First of all, Tom, my apologies for not writing earlier to congratulate you on your appointment as U.S. captain for the 2006 Ryder Cup in Ireland. Frankly, I was worn out from writing open letters to John Kerry, Tom Daschle, Tony La Russa, Dan Rather, the entire cast of The Apprentice, Ashlee Simpson and about a dozen other unfortunates who clearly needed my advice.
This is an article from the Nov. 29, 2004 issue
Your situation, of course, is more dire. You'll get only one chance to win back the Ryder Cup. If you fail--which is highly likely, given that the Europeans have won four of the last five--you'll be second-guessed ad nauseam and cast as a congenital chucklehead. (See my Open Letter to Hal Sutton, SI, Sept. 20.) So here's my first recommendation: Bury Paul Casey.
I can anticipate your objections. "Paul Casey, although an Englishman, is an Arizona State alum, a fine young gentleman and one of Europe's top golfers, as evidenced by his Ryder Cup debut in September and by his victory with Luke Donald in last week's World Cup. Paul lives in the U.S., pays U.S. taxes and has an American girlfriend. I know Paul Casey, and I like him."
All that may be true, Tom, but this is match play, and when your opponent lays sod over an approach shot, you don't pick up out of sympathy and concede the hole. Casey told reporters last week that Americans were "bloody annoying" and "uncultured" xenophobes. "In Scottsdale it's not so bad," he said, "because the people there have traveled and you can have civilized conversations with them, but the vast majority of Americans simply don't know what's going on." Then he branded you, Tom, as some sort of fire-breathing, red-state zealot. "It's not a sensible appointment," he said of your captaincy. "It could spark something up." Casey later said he regretted his remarks and hoped that he would not face a backlash in the States.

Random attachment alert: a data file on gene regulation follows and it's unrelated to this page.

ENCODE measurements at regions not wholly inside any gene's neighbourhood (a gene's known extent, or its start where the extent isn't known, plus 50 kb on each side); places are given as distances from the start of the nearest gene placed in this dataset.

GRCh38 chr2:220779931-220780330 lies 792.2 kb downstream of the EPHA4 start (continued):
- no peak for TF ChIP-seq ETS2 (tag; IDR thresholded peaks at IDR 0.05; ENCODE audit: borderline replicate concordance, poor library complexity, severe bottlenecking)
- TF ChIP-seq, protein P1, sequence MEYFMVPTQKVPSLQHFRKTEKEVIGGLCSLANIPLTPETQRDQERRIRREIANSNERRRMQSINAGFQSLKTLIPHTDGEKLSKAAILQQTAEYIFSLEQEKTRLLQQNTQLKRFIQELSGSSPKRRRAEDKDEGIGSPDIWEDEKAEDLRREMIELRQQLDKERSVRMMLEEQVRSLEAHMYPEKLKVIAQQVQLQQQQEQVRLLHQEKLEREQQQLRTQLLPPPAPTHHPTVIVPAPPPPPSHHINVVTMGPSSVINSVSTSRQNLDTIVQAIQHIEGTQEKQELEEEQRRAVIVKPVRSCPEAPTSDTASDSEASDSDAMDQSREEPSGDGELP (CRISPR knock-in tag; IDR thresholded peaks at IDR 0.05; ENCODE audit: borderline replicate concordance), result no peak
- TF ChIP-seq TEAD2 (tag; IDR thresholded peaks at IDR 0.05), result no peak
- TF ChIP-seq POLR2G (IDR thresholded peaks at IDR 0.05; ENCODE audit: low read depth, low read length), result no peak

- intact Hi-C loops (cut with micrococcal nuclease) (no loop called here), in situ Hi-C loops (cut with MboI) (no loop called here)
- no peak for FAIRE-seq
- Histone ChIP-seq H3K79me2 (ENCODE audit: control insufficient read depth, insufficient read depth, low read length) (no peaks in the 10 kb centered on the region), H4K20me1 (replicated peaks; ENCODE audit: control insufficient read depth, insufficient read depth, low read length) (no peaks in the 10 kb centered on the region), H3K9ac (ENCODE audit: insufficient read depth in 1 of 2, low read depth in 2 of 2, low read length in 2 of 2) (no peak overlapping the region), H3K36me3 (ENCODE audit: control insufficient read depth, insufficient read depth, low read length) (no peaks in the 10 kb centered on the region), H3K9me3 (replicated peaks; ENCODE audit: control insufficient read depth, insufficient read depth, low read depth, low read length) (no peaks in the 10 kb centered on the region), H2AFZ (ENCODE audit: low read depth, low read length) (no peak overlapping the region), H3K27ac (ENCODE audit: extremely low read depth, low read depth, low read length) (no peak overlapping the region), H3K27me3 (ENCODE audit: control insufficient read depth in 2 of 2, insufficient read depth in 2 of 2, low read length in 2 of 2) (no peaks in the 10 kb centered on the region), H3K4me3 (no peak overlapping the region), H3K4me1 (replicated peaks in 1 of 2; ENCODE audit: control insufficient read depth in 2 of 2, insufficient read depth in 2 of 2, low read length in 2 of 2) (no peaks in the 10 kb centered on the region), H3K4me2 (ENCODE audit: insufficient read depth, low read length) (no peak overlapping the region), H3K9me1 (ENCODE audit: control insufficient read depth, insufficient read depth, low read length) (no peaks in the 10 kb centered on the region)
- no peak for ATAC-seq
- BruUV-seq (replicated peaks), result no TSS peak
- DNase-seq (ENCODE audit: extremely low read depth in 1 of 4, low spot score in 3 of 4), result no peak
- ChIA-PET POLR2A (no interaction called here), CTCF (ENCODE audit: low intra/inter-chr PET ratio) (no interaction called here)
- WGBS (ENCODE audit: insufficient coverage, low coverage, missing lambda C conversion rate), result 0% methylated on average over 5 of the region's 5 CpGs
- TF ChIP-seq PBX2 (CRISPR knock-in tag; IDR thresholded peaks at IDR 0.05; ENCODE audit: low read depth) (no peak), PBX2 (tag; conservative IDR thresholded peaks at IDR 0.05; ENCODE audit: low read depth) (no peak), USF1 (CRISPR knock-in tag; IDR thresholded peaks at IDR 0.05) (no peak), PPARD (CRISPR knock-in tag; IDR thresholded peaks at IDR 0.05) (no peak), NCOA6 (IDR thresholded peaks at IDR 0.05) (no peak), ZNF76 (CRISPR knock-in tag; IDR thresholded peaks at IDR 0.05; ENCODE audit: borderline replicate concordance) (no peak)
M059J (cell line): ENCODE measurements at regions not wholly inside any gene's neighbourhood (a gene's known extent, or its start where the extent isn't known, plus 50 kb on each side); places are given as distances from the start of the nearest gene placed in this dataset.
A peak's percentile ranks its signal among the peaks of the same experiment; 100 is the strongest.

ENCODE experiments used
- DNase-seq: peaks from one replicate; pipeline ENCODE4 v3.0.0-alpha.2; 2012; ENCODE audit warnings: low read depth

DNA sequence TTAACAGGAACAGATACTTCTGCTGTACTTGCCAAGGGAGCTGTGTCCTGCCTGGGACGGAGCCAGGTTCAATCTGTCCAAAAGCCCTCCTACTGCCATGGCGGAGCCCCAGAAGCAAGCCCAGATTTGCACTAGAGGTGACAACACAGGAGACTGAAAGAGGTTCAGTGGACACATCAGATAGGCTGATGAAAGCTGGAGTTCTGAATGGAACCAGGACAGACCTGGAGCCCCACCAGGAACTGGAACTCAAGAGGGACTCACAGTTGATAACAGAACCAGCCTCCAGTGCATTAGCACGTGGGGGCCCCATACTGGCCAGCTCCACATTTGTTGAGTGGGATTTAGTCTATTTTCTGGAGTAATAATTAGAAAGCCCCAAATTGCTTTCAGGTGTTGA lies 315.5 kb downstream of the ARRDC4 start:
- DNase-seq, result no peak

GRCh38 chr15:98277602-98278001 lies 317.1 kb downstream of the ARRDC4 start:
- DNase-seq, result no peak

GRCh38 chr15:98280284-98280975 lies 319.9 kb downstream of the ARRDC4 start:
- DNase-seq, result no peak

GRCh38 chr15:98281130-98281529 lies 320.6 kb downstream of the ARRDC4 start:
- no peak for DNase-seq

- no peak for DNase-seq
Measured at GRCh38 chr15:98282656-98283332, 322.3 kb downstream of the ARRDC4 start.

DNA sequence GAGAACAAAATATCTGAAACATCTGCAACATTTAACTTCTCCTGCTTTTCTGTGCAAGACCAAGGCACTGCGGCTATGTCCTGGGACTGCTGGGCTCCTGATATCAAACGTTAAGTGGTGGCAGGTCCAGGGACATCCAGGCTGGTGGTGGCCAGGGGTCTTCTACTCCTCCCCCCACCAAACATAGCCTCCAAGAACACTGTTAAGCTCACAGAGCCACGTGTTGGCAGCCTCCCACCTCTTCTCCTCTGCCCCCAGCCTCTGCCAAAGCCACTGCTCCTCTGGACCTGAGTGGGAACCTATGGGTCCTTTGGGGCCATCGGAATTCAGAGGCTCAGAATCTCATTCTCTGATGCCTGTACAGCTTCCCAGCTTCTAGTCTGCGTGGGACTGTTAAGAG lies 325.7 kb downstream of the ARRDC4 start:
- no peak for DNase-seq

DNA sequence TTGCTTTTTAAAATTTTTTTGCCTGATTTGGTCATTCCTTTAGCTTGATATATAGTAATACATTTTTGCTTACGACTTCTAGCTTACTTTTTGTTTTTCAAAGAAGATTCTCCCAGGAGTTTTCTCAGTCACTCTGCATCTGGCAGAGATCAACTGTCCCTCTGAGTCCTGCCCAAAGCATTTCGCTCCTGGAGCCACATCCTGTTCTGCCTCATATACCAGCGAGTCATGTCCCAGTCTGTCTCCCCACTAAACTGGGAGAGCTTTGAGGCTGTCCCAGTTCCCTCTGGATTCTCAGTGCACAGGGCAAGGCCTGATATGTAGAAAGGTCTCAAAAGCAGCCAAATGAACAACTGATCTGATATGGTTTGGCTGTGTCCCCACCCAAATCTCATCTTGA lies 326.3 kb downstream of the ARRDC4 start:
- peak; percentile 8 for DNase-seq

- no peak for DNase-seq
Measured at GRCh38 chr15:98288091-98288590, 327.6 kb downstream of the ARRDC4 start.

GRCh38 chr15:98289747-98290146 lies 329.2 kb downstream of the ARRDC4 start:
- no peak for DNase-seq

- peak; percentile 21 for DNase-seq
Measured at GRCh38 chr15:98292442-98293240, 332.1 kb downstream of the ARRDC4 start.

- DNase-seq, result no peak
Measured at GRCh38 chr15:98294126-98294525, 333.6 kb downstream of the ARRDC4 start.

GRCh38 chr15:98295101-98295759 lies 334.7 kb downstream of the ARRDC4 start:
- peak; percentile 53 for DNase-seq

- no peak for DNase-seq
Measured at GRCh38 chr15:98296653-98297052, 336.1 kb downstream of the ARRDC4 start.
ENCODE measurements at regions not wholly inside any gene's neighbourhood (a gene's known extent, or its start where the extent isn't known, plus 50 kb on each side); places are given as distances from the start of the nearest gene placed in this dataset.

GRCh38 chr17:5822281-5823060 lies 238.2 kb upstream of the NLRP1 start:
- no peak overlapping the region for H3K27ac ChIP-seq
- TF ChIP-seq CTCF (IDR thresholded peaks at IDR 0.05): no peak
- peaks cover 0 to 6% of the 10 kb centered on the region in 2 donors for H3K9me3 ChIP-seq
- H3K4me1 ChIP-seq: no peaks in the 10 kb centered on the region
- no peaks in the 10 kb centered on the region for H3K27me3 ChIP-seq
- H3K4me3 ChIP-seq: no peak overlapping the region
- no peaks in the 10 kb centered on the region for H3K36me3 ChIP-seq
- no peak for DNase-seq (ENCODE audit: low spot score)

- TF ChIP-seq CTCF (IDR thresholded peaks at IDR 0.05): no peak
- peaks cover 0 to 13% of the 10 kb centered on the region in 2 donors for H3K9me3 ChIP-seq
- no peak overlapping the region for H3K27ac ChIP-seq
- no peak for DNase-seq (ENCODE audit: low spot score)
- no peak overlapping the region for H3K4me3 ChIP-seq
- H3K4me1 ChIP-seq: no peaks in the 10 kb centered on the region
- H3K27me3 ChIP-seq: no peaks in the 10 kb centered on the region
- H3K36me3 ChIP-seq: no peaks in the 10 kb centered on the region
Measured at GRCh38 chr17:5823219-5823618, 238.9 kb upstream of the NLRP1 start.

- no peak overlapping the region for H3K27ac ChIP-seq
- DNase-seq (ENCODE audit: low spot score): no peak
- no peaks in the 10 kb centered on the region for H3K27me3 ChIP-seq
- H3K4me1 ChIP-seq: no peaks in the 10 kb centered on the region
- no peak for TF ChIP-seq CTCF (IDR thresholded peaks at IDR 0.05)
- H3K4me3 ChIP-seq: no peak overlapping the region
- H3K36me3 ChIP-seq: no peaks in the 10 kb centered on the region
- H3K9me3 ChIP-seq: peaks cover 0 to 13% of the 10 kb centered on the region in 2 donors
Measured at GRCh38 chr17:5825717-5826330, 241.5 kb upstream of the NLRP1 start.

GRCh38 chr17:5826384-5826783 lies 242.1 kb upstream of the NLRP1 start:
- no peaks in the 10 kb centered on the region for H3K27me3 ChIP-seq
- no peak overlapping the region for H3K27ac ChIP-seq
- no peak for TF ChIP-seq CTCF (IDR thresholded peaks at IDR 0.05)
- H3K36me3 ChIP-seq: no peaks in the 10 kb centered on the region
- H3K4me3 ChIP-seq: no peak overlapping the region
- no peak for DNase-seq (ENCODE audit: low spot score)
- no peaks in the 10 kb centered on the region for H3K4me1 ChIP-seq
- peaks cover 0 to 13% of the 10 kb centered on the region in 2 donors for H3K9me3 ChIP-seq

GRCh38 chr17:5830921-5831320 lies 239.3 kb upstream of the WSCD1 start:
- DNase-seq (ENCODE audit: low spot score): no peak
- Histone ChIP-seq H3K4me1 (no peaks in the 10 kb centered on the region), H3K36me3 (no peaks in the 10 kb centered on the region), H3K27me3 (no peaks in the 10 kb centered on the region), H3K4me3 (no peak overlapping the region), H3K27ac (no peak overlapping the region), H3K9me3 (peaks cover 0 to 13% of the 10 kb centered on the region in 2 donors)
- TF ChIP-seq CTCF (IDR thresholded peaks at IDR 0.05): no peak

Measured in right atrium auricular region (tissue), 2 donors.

He sounded apologetic, but--and this is very important, Tom--you must not accept his apology. Not if you want to win the Ryder Cup. These matches have become 20% game and 80% gamesmanship, and the Europeans are masters of the latter. Even before our exhilarating come-from-behind triumph at Brookline in '99, the Euros cunningly exploited the stereotype of the American golfer as an ill-dressed, flag-waving, Bible-thumping millionaire with a Barbie-doll wife. To keep our players off-balance and on the defensive, which is the whole point of gamesmanship, they pounced on any perceived gaffe or slight. There is no better explanation for the failures of the U.S. team in recent Cups. Our players don't suck because they're selfish or apathetic. They suck because they're self-conscious to the point of ineffectiveness.
I may be preaching to the choir here, Tom. Your appointment as captain was a gift to the Europeans, who see your presence as an opportunity to continue hammering the U.S. team for the alleged misdeeds at Brookline. One Scottish scribe describes you as "a foul-mouthed phony possessing only the loosest grasp of proper golfing etiquette" and singles you out as a fomenter of Cup crassness. ("Not that he thought to apologize," huffs the writer. "Oh no, not mister high-and-mighty Lehman.") At the risk of giving you too much advice, Tom, I suggest that you widely disseminate copies of the U.S. team's Brookline press conference, during which you were the first to offer a heartfelt apology.
Anyway, it's time to take off the ski mittens. First, find an artful way to publicly highlight Casey's gaffe without actually forgiving him. ("Paul's comments were shocking and divisive in a time of war," you can say, "but suggestions that we cancel the 2006 Ryder Cup are premature.") That will leave the Englishman twisting in the wind, to be pecked to death by the likes of angry Acushnet chairman Wally Uihlein, who announced over the weekend that Titleist will not renew Casey's endorsement deal.
Once Casey is taken care of, start building the case that the Europeans are not the amiable, lager-hoisting free spirits they pretend to be. You can make an issue of Sergio García's temper tantrums, Padraig Harrington's slow play, Seve Ballesteros's assignment of an underpowered cart to rival captain Tom Kite at Valderrama, the Euros' drunken victory party in Detroit--anything, no matter how spurious or calculated, that will put the Europeans on the defensive. (See my Open Letter to Karl Rove, SI, April 1, 1997.)
You may not like this advice, Tom. It may offend your sense of fair play and sportsmanship. But we won't start winning Cups again until we match the Europeans' ploys with our own carefully considered counterploys.
Just between us, have you heard that Bernhard Langer sleeps in women's lingerie?